UFC 232 Betting Breakdown: Alexander Gustafsson vs. Jon Jones

NEWARK, NJ - APRIL 27: Jon Jones celebrates his knockout against Chael Sonnen to win their light heavyweight championship bout during the UFC 159 event at the Prudential Center on April 27, 2013 in Newark, New Jersey. (Photo by Al Bello/Zuffa LLC/Zuffa LLC Via Getty Images)

Prior to each UFC fight card, Jay Primetown takes a look at some of the key contests at each event. In the latest installment, we look ahead to the main event of UFC 232 as the world’s best fighter, Jonathan Dwight Jones, takes on Sweden’s Alexander Gustafsson in a rematch of their classic title bout in September 2013.

Alexander Gustafsson (Record: 18-4, +235 Underdog, Power Ranking: A)

The best MMA fighter to ever come out of Sweden returns to the Octagon for the first time in over a year and a half. The 31-year old Swede has fought a who’s who of top light heavyweights over the his career. While he was unable to beat either Daniel Cormier or Jones, he showed in those fights that he can give them a difficult bout and make it a close decision on the scorecards.

Gustafsson’s fight game starts with his length. At 6’5” and a 79 inch reach, he’s second only to Jones in the division when it comes to length of light heavyweight’s top fighters. Gustafsson has some of the best footwork in the division. He utilizes that footwork in combination with a high IQ boxing prowess. He has excellent hand speed and is the best boxer in the division with his ability to throw and connect combinations. He doesn’t have the power that most of the top light heavyweights have, but he makes up for it with his high work rate, landing 4.18 significant strikes per minute. His ground game is certainly not his strength, but he has excellent takedown defense at 85%. In a combined 50 minutes in the cage with Cormier and Jones, he was only taken down twice.

Jon Jones (Record: 22-1-1, -255 Favorite, Fighter Grade: A++)

The 31-year old Rochester, NY born fighter is the consensus number one mixed martial artist in the world. In 24 fights, his hand has been raised in all but one of those matches. The lone time it wasn’t raised was due to a disqualification in a fight he was winning decisively. Jones returns to action for the first time since July 2017 when he was the first and only fighter to date to finish Daniel Cormier. Multiple issues outside the cage have sidelined Jones for an extended period of time. It’s the longest layoff of Jones career.

The long time Jackson’s MMA product is the top fighter in the world for many reasons. To start, physically he’s very gifted in that his 84.5” inch reach is right near the top of the sport. Jones uses his length very well. He lands a whopping 2.29 significant strikes a minute more than he absorbs. That puts him right near the top of the UFC in that regard. He combines that with 95% takedown defense. Jones is difficult to hit and difficult to take to the mat. He mixes that defensive prowess with a creative striking game using a lot of unorthodox kicks. On the ground, Jones has as brutal of ground and pound as anyone in MMA. He delivers vicious elbows in top control and is capable of finishing in any fight from that position. If there’s any weakness in Jones game it’s lack of big-time power. With that said, he’s put on muscle mass in his time out of the cage and it’s plausible he will move up to heavyweight in the near future to challenge for that championship as well.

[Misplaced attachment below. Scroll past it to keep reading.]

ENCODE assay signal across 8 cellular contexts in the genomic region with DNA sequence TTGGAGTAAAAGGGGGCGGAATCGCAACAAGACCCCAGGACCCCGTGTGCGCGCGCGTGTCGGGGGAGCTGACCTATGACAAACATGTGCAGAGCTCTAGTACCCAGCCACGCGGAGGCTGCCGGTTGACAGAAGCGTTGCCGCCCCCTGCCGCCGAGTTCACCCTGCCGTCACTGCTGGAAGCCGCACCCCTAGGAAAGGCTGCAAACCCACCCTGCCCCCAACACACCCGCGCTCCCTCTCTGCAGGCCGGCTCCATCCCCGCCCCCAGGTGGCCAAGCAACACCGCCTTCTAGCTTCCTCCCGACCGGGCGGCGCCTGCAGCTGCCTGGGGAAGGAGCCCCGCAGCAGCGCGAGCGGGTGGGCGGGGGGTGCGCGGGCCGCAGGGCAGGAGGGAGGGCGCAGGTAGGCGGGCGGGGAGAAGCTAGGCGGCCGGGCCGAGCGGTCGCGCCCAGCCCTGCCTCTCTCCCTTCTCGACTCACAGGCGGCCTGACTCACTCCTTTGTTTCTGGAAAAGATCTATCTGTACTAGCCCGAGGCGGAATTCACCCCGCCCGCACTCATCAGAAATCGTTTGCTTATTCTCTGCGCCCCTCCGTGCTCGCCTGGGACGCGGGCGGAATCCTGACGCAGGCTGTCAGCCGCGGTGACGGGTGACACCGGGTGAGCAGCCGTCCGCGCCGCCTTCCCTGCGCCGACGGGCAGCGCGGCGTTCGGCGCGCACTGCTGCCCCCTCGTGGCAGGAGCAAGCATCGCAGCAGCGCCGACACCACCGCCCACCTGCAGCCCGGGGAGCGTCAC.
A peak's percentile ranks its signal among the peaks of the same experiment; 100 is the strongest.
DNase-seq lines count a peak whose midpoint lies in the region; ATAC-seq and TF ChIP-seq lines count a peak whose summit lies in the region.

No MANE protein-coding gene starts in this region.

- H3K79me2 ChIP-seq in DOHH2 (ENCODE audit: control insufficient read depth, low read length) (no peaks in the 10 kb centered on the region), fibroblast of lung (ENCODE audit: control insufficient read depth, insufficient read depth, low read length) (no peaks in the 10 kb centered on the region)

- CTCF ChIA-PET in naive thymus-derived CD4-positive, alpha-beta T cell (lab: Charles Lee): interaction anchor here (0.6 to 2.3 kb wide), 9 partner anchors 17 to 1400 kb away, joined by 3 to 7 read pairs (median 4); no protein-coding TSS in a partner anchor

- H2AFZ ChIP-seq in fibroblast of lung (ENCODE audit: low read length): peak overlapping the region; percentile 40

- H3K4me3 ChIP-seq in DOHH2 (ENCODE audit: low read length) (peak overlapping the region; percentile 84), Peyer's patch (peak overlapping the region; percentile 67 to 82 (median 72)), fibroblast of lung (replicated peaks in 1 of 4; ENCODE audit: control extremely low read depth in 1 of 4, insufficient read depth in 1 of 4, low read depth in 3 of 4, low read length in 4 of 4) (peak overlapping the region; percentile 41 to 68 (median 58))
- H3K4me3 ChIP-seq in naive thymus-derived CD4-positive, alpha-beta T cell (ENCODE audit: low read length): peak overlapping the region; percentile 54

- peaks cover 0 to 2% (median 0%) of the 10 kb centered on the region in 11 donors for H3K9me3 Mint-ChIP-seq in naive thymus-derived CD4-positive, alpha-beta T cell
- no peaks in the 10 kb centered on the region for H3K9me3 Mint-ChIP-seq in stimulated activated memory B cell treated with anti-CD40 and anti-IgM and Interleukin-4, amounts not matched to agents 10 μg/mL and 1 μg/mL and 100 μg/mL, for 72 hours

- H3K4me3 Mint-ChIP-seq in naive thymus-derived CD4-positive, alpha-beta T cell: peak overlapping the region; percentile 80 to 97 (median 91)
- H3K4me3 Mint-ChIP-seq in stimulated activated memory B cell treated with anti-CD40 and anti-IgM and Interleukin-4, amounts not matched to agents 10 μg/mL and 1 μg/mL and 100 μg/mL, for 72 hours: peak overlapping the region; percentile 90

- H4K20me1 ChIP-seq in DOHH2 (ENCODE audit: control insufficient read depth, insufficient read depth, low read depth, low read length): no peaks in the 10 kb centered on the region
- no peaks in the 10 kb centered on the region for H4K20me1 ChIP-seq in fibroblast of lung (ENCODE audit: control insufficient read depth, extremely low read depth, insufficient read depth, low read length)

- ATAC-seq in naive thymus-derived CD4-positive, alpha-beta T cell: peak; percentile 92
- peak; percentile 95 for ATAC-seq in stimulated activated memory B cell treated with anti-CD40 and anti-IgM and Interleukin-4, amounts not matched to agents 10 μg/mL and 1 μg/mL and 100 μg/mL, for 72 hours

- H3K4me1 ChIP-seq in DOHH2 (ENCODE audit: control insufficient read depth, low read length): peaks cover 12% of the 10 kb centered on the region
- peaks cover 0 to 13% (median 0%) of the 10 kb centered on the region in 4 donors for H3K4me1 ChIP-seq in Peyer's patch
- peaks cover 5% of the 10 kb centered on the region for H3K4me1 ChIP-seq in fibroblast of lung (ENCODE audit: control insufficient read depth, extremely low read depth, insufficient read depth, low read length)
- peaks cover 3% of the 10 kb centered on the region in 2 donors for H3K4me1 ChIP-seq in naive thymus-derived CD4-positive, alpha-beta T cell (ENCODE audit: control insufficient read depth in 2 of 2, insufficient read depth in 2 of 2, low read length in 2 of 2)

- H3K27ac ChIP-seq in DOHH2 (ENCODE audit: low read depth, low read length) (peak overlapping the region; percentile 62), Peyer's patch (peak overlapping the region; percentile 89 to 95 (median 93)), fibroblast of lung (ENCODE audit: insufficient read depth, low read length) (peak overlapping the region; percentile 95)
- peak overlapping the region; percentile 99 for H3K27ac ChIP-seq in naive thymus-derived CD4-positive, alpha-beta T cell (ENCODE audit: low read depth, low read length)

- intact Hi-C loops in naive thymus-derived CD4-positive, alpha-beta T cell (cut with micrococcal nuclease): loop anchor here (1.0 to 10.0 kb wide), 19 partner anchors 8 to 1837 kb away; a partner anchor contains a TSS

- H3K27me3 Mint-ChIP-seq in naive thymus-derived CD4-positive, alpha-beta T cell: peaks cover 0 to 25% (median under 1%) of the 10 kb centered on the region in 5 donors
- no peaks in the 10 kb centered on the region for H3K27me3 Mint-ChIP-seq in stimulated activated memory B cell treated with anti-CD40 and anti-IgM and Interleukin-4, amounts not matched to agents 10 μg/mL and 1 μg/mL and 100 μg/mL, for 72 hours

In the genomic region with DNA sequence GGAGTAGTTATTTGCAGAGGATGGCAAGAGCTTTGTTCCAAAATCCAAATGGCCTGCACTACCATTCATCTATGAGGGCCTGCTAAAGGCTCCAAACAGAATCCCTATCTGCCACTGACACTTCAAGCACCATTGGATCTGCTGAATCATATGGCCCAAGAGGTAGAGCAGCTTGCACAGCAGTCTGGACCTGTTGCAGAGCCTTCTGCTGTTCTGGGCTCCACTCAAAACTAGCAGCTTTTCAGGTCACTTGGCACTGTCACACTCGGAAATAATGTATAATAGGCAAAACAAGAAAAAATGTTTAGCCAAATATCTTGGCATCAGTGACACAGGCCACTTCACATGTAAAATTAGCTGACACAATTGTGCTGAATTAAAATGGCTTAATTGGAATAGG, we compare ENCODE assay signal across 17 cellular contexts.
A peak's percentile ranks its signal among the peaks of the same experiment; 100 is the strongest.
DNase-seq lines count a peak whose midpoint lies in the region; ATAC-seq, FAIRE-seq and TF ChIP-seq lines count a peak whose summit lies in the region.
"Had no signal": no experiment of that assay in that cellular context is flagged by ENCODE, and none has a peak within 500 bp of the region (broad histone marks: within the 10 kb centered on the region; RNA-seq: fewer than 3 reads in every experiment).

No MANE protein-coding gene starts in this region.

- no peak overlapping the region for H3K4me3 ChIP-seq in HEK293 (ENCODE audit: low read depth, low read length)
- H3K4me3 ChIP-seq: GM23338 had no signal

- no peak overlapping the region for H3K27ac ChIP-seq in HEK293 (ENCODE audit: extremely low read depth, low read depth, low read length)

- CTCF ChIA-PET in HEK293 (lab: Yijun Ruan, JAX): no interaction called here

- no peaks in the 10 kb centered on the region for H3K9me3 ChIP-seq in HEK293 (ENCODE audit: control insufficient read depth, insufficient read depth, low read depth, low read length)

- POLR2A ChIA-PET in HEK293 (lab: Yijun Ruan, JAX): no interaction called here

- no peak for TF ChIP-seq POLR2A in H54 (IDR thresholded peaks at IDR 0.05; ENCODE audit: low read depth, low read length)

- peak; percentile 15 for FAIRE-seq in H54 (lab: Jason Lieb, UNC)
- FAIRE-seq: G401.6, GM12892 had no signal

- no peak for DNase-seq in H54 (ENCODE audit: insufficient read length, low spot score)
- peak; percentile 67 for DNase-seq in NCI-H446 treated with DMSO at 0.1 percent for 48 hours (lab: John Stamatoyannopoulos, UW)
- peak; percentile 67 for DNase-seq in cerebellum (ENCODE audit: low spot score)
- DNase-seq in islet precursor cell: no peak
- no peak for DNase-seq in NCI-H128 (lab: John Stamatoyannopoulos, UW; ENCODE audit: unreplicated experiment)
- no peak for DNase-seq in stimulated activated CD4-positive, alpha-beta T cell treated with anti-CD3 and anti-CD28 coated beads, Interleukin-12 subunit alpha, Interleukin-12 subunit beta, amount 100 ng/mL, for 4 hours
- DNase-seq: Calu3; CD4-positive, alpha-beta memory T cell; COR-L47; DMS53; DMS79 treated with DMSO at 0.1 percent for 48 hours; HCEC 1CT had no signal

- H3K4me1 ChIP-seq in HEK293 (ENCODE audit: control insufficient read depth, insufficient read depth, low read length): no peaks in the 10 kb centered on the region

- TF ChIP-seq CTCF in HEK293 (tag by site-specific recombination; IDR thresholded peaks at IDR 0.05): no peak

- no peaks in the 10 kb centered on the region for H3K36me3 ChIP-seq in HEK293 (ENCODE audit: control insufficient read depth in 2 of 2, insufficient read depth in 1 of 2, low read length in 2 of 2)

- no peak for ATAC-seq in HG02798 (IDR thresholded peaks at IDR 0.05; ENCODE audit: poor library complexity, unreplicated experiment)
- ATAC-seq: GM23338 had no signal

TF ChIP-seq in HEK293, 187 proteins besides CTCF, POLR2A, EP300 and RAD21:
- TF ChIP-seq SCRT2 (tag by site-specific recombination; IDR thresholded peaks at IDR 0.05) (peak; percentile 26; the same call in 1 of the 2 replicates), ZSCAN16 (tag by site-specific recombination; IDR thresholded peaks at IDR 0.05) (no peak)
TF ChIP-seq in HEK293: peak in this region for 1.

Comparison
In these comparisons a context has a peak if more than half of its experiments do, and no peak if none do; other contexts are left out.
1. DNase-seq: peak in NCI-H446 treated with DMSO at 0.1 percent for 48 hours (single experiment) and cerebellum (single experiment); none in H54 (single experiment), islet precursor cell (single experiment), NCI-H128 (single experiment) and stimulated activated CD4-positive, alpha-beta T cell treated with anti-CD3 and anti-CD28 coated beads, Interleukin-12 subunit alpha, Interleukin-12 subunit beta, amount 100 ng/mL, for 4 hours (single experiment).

In a rematch of one the five best fights in the history of the UFC, Jon Jones will once again look to become the light heavyweight champion of the world as he takes on one of his biggest rivals in Alexander Gustafsson. Both fighters are returning from extensive layoffs, so off the bat there are some question marks on ring rust and if there has been any regression in abilities.  Furthermore, the fight being moved from Las Vegas to Los Angeles on less than two weeks’ notice forcing changes fight week preparation creates even more inuendo around the bout. With both fighters affected, one has to handicap that aspect a wash and look at it strictly from a competitive perspective.

While the sample size is small, Jon Jones has had perhaps his biggest struggles with long, rangy fighters. The toughest fight of his career was his first fight with Gustafsson. The Swede landed 110 significant strikes in that bout in comparison to the 134 landed by the American. With that in mind, Gustafsson threw 71 more significant strikes throughout the fight. Gus was certainly more active, but Jones landed the bigger, more meaningful punches especially in the later rounds. As Jones has added more muscle since that bout, expect power to be even more of a factor in this bout. Gustafsson will have confidence from that first fight, but the X Factor is Jones’ increased power allowing him to land more devastating blows. I expect this to be another classic bout, but Gustafsson’s lack of one punch knockout power will be his undoing as Jones will be able to take control in stretches knocking Gustafsson backwards. In the end, I expect this bout to go to the scorecards with Jones once again continuing his tremendous run at the top of the light heavyweight division. Jones by decision +225 is the best play on this fight.

Written by Jay Primetown

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